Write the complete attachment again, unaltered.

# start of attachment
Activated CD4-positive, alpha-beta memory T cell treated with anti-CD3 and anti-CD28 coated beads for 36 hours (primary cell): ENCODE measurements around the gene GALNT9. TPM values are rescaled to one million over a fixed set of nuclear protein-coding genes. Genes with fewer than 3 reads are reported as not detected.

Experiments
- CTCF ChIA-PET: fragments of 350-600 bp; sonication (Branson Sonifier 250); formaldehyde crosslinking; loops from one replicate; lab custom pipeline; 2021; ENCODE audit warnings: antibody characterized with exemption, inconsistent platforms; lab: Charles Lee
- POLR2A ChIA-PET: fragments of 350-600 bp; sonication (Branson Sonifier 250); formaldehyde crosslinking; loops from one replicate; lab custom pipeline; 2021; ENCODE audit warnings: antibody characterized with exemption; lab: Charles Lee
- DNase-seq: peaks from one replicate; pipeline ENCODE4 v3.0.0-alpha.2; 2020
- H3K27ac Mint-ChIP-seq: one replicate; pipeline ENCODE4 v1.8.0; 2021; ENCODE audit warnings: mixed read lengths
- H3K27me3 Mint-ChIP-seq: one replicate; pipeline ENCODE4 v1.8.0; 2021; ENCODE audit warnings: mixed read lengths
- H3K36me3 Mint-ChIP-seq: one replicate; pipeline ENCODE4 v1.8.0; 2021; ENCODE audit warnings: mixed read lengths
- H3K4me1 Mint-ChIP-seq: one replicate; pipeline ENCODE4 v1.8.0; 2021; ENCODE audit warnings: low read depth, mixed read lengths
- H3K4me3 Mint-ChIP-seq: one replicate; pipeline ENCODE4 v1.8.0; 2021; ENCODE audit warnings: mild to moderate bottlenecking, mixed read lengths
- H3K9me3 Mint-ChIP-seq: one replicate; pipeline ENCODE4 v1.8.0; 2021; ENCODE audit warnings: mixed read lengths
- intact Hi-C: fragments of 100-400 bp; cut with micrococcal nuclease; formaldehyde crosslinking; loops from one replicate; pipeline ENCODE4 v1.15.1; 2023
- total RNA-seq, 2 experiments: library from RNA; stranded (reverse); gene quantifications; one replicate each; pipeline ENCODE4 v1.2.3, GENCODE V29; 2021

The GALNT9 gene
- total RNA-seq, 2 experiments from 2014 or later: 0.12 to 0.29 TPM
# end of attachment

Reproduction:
Activated CD4-positive, alpha-beta memory T cell treated with anti-CD3 and anti-CD28 coated beads for 36 hours (primary cell): ENCODE measurements around the gene GALNT9. TPM values are rescaled to one million over a fixed set of nuclear protein-coding genes. Genes with fewer than 3 reads are reported as not detected.

Experiments
- CTCF ChIA-PET: fragments of 350-600 bp; sonication (Branson Sonifier 250); formaldehyde crosslinking; loops from one replicate; lab custom pipeline; 2021; ENCODE audit warnings: antibody characterized with exemption, inconsistent platforms; lab: Charles Lee
- POLR2A ChIA-PET: fragments of 350-600 bp; sonication (Branson Sonifier 250); formaldehyde crosslinking; loops from one replicate; lab custom pipeline; 2021; ENCODE audit warnings: antibody characterized with exemption; lab: Charles Lee
- DNase-seq: peaks from one replicate; pipeline ENCODE4 v3.0.0-alpha.2; 2020
- H3K27ac Mint-ChIP-seq: one replicate; pipeline ENCODE4 v1.8.0; 2021; ENCODE audit warnings: mixed read lengths
- H3K27me3 Mint-ChIP-seq: one replicate; pipeline ENCODE4 v1.8.0; 2021; ENCODE audit warnings: mixed read lengths
- H3K36me3 Mint-ChIP-seq: one replicate; pipeline ENCODE4 v1.8.0; 2021; ENCODE audit warnings: mixed read lengths
- H3K4me1 Mint-ChIP-seq: one replicate; pipeline ENCODE4 v1.8.0; 2021; ENCODE audit warnings: low read depth, mixed read lengths
- H3K4me3 Mint-ChIP-seq: one replicate; pipeline ENCODE4 v1.8.0; 2021; ENCODE audit warnings: mild to moderate bottlenecking, mixed read lengths
- H3K9me3 Mint-ChIP-seq: one replicate; pipeline ENCODE4 v1.8.0; 2021; ENCODE audit warnings: mixed read lengths
- intact Hi-C: fragments of 100-400 bp; cut with micrococcal nuclease; formaldehyde crosslinking; loops from one replicate; pipeline ENCODE4 v1.15.1; 2023
- total RNA-seq, 2 experiments: library from RNA; stranded (reverse); gene quantifications; one replicate each; pipeline ENCODE4 v1.2.3, GENCODE V29; 2021

The GALNT9 gene
- total RNA-seq, 2 experiments from 2014 or later: 0.12 to 0.29 TPM